By now, stopping off at Zurich Art Weekend en route to Art Basel has become an essential art world ritual. Across 73 venues, the city is hosting more than 100 free events, all packed into just one weekend and, this year, there is a special focus on art and tech.
Even in Switzerland, home to the “Crypto Valley,” as the nearby city of Zug has been dubbed, NFT-mania is on the way out. Last year, interest was slowly fading but at this year’s sixth edition of Zurich Art Weekend (June 9-11), there can be no doubt that A.I. is the new acronym on everyone’s lips.
If there is a city that is capable of leading this conversation, it’s surely Zurich. On top of being Switzerland’s financial center with attractive tax relief for residents—and so, naturally, an enclave for high-net-worth collectors—it boasts world-class research labs and a roster of Big Tech companies like Google, Apple and IBM.
Nonetheless, it can still be tricky to successfully bridge the art and tech worlds, with their vastly different customs and cultures. That mission has been at the heart of Zurich Art Weekend’s interdisciplinary programming since its inception in 2018.
“We wanted to start a conversation between artists and scientists,” the event’s founding director Charlotte von Stotzinger told Midnight Publishing Group News. “We thought two years ago with NFTs that the two worlds could merge, but now we are seeing that the split is still there. The art world hasn’t changed much from a structural point of view. The old patterns are back.”
How best, then, to introduce this uncertain audience to the innovations that the tech world has to offer? Zurich Art Weekend has concocted a compelling mix of impressive, large-scale exhibitions and more intimate panels that draw from the city’s wide pool of expertise. “We try to transform the whole of Zurich into a platform for exchange, not only between the speakers on stage but to also trigger new ideas and debates among the public,” said von Stotzinger.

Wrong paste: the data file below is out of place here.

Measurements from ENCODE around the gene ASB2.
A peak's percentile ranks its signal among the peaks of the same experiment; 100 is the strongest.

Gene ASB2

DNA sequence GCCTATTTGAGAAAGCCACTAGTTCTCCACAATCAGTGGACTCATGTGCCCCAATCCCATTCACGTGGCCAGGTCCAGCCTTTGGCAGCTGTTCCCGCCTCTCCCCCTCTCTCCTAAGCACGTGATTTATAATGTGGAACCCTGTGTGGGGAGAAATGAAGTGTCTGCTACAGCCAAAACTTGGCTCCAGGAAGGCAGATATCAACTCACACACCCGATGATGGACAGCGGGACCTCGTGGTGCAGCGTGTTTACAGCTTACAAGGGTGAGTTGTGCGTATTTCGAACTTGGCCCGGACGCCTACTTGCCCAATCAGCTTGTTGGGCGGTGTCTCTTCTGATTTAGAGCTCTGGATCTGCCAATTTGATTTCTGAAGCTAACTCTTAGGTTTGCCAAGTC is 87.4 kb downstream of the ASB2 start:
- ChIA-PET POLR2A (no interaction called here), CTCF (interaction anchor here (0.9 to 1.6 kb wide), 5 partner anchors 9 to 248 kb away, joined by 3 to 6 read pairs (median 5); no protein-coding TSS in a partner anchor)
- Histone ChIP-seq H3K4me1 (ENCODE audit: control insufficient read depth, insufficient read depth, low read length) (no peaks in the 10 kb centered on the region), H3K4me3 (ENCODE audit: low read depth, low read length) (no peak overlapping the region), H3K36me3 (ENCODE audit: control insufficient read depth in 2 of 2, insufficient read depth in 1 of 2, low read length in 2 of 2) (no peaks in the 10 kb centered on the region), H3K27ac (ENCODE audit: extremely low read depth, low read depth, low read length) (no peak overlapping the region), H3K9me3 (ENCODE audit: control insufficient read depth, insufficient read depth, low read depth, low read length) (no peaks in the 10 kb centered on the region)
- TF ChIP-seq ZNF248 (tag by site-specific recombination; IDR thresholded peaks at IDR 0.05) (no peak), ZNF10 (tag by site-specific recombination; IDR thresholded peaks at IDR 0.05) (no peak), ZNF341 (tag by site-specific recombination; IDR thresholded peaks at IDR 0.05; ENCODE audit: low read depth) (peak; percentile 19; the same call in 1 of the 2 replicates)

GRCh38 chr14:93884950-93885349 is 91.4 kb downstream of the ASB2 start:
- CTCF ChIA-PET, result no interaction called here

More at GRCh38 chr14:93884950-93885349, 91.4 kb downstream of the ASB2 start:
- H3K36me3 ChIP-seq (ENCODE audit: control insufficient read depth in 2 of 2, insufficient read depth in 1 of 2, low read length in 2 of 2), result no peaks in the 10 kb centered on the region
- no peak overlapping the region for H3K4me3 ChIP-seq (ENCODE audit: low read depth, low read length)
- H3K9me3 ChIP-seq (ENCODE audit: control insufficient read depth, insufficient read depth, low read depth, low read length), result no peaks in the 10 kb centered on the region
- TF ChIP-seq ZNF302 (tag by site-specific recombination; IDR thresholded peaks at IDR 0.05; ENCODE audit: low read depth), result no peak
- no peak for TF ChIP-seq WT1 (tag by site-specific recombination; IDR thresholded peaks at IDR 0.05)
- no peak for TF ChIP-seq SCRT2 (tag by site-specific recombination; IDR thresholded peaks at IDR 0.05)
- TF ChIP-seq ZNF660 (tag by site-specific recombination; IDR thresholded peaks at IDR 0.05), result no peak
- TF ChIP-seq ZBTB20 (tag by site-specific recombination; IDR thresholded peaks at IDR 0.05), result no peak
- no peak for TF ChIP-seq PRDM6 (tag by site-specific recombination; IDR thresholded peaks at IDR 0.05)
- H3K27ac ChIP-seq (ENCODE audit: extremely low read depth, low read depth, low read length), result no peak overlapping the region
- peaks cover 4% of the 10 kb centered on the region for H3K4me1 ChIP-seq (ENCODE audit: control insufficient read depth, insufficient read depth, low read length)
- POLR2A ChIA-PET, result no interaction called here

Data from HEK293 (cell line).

Here’s your guide to what not to miss.
“Data Alchemy: Observing Patterns From Galileo to Artificial Intelligence”
June 9–24, 2023
“ETH is like the MIT of Europe,” von Stotzingen said. The research university’s impressive A.I. Center has hired a small team of curators to help organize public programming around the new technology’s creative potential.
A.I. is powerful because it can execute fast-paced and efficient pattern recognition, but historically, we have happily relied on the human brain to observe our surroundings and make our own inferences and predictions. This latest exhibition compares the history of cosmology, religion, mysticism and other esoteric belief systems with the present-day enigma of the “black box” machine learning algorithm. Are we circling back towards a less rational, pre-Enlightenment way of understanding the world?
Two special talks organized around the show are taking place at the ETH’s Collegium Helveticum Meridian Saal. These are a conversation between artist Liat Segal and research scientist Jennifer Wadsworth at 8pm on June 8 and another between the artist Rohini Devasher and the historian of science Omar W. Nasim at 3pm on June 11. More details here.
Immersive Arts Space, ZHdK
The Immersive Arts Space at Zurich’s leading arts university ZHdK is headed up by Christopher Salter, an artist and expert in the field of technology-enabled digitally immersive and mixed-reality experiences. “It’s great luck to have him in Zurich all year round,” von Stotzinger said.
This latest project, still a work-in-progress, is sure to excite and surprise. The idea is to explore how human bodies and experiences can be captured, represented and re-configured thanks to emerging technologies. As visitors enter the exhibition, their body is scanned so that a moving silhouette, or true-to-life avatar, can appear and move independently around the room, even merging with others.
“For Real” by Christopher Kulendran Thomas
Kunsthalle Zürich at 270 Limmatstrasse, 8005, Zürich
Opens June 9 at 6pm